Are There Ways of Subverting Certain Generic Uses of the Spanish Language?
I see language students as adventurous 21st Century astronauts in a yet unwritten novel, exploring a new world with their own eyes. They are the new Adams and Eves in a new Paradise, eager to eat the apple from the Tree of Knowledge and re-naming everything they discover. (Learning Spanish as a Second Language Must be FUN, February 2014.)
With the statement above I wanted you to realise that language is not a dry fossilised set of unchanging signs, sounds and symbols, but a vibrant living aspect of communication that could and should reflect the world in which we live.
I would follow the opening metaphor with an interesting fact that changed our views of existence: in 1960, the well known English theoretical physicist and cosmologist Dr. Stephen Hawking expanded Einstein’s theory of relativity to the point whereby the Universe began with a singularity. This fundamentally changed our understanding of existence and added to Einstein’s Theory of Relativity, thus demonstrating the impact that a student can have upon the subject they are studying.
Language students and language tutors cannot help but contribute to the transformation of the language they are learning or teaching. Cultural attitudes now are dramatically different from past times. As a student of Spanish, you have the opportunity to challenge the generic norms and perceived sexist aspects of Spanish usage on a ongoing basis.
I accept we may be on contentious territory here – but language has always changed and evolved to support and define our view of the world and each other. Below are some examples of how we can improve our speaking in a way that promotes respect and equality:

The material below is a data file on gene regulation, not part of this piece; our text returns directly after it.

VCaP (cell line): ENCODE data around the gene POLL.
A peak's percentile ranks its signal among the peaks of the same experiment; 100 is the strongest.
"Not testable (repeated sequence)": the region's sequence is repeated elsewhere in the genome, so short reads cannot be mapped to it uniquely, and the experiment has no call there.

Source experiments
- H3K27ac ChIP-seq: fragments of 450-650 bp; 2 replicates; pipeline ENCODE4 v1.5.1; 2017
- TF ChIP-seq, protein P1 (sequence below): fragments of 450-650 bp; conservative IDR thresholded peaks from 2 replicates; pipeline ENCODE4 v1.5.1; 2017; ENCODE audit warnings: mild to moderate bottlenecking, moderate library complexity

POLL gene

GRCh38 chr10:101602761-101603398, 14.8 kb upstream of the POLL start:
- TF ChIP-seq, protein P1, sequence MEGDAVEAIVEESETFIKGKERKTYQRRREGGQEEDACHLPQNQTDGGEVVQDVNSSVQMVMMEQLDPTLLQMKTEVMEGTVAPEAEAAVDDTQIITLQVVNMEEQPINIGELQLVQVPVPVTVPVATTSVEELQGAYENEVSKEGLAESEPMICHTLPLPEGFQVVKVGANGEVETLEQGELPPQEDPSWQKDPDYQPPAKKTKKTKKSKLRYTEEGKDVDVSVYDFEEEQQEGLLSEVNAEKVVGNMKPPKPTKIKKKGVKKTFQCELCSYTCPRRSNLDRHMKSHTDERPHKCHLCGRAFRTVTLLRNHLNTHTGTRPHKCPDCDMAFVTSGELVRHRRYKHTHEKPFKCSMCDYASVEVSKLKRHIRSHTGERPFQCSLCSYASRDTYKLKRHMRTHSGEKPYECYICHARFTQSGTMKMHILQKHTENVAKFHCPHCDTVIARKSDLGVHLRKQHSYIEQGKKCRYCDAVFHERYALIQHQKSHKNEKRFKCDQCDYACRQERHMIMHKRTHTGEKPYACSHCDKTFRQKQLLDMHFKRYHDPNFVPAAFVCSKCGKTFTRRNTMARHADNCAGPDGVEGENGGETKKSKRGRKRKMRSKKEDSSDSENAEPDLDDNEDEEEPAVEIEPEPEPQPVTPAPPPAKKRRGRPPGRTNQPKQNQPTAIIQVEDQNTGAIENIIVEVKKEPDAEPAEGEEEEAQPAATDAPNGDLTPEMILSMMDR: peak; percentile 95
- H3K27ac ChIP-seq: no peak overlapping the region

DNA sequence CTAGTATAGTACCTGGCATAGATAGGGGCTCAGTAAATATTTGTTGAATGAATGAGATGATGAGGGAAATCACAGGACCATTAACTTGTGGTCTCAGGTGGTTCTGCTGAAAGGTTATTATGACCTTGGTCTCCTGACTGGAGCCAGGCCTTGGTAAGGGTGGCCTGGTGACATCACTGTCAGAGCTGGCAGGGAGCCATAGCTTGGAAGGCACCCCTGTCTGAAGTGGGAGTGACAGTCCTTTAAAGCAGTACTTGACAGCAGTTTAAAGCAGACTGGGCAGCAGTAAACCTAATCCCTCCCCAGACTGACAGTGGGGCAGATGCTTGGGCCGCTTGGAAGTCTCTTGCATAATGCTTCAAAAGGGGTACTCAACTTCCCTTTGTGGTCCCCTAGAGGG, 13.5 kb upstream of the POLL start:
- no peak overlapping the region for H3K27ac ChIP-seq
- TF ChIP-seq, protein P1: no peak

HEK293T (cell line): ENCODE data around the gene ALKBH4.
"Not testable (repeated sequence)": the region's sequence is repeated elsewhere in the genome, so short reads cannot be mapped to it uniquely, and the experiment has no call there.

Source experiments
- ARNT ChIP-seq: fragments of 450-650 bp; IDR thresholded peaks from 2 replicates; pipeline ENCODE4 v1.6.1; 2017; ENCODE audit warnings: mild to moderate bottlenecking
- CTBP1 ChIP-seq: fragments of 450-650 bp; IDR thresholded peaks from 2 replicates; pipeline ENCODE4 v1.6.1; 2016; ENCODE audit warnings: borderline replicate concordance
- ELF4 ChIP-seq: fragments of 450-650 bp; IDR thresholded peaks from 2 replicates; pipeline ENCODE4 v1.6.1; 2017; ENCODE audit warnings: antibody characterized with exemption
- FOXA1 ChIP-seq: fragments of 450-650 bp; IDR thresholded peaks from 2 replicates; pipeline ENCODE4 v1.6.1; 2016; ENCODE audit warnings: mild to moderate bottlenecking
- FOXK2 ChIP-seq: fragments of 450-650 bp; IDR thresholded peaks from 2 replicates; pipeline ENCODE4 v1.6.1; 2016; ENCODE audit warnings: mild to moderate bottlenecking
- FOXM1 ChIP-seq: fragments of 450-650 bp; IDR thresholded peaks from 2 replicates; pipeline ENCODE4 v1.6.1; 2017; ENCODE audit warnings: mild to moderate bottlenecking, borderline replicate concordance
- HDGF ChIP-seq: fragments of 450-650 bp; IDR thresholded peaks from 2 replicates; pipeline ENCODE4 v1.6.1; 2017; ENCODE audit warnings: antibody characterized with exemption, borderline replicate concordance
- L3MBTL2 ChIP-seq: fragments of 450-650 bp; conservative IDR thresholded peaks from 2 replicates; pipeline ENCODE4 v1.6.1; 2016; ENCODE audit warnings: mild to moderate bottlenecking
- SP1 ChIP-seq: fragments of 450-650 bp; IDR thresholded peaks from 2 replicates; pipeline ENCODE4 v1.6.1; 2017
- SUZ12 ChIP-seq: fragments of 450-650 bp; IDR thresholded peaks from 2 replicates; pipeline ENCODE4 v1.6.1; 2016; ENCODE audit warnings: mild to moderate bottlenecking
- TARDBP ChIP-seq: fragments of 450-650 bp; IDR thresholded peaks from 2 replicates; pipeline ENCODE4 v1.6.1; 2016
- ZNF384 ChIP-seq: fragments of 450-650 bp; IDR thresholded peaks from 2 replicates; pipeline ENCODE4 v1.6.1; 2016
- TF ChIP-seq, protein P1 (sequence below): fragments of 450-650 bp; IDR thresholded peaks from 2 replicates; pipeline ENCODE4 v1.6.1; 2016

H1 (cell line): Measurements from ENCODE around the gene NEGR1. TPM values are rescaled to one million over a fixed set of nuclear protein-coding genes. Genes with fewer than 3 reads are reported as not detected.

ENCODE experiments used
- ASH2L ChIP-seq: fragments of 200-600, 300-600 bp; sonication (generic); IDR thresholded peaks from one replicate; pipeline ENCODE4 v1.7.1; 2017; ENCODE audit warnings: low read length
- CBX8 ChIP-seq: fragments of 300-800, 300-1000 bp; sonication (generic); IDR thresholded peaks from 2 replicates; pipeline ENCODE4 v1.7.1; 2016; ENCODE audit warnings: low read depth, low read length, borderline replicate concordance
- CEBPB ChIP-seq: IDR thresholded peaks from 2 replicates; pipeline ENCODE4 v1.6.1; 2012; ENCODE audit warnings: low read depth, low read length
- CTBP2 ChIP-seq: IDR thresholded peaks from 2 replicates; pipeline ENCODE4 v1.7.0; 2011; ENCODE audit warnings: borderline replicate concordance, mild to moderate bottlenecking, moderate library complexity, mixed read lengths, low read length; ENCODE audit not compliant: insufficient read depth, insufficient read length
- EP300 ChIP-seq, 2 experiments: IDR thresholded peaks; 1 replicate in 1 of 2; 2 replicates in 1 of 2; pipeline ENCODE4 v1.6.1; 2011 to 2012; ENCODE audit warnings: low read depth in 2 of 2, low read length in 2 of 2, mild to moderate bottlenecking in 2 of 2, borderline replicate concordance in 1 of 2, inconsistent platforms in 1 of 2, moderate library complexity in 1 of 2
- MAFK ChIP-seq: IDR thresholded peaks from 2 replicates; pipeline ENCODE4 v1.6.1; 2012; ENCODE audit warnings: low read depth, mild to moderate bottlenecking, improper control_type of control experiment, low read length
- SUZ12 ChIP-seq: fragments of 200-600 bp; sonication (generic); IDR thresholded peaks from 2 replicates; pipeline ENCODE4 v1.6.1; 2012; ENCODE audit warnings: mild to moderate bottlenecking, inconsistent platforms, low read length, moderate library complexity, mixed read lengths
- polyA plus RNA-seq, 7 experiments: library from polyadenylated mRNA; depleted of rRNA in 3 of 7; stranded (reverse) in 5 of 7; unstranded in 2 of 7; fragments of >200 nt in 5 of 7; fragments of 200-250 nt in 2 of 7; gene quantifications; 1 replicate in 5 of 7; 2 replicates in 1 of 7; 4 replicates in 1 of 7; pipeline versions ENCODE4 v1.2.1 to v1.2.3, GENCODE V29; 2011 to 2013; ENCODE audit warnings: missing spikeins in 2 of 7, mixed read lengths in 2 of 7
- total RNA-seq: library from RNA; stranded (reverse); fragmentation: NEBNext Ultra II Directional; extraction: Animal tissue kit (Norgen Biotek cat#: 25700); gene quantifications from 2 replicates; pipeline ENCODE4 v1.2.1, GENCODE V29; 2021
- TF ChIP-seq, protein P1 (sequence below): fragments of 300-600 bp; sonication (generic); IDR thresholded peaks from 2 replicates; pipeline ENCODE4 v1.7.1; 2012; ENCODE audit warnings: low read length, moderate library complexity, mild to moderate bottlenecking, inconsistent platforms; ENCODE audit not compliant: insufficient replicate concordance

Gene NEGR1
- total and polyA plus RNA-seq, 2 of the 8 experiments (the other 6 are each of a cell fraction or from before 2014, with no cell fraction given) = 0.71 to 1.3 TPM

Generic Generic +
los niños la niñez (the children)
los vecinos el vecindario (the neighbours)
los jóvenes la juventud (the youth)
los adolescentes la adolescencia (the adolescents)
el hombre (the men) la humanidad (the human beings)
Generic Generic +
los jefes la jefatura (the bosses)
los directores la dirección (the directors)
• In some cases the female subject appears as an appendix, complimenting or being a possession of the male
La población nativa trabaja la tierra colectivamente.(The native population work the land collectively.)
Los gitanos desmontaron sus carpas y se mudaron junto con sus mujeres al pueblo vecino. (The Gypsies dismantled their tents and moved with their wives to the neighbouring village).
Los gitanos y las gitanas desmontaron sus carpas y se mudaron al pueblo vecino. (The Gypsies dismantled their tents and moved to the neighbouring village.)
In the second paragraph, highlighted with a green thumb up, we have the chance to use an egalitarian and inclusive language.
• Change the generic term “hombre” or “los hombres”, when they refer to human kind into a more inclusive term
(Men have preferred to establish settlements where there is water.)
(Human beings have preferred to establish settlements where there was water.)
• It is pertinent to mention both genders when referring to a mixed group as follows
Generic Generic +
los abogados las abogadas y los abogados (lawyers [female and male])
los ministros las ministras y los ministros (female and male ministers)
Be modern, reflect the social changes using the feminine when naming professions or occupations. The fact that it may sound odd to our ears because it was not used in the recent past does not matter. We will all get familiar with them in time.
los ingenieros las ingenieras y los ingenieros (engineers female and male)
los mecánicos las mecánicas y los mecánicos (mechanics female and male)
los carpinteros las carpinteras y los carpinteros (carpenter female and male)
How the language teaching institutions favour an andocentric orientated education is perhaps a wider subject that deserves a blog in itself. A sample of this is the 1970’s Spanish language third year secondary school book: Castellano, by Lacau Rosetti and published by Editorial Kapelusz. The book contains hundreds of extracts from Spanish literature and teaches how to analyse them. Only a dozen of them are pieces from women writers. Generations that are now in the position of influencing society have been educated with books like this one.
In the article entitled Vertigo I concluded with a couple of questions: Is the prevalence of masculine gender in Spanish a symptom of sexism in the language? Is the language a reflection of the culture or viceversa? Throughout my last two entries, I have attempted to answer these. Thus, this is my humble contribution: being a single star in a vast universe of opinion on this issue.
This is a follow up article to: Finding creative and positive ways to transform a language, published 1 April 2015.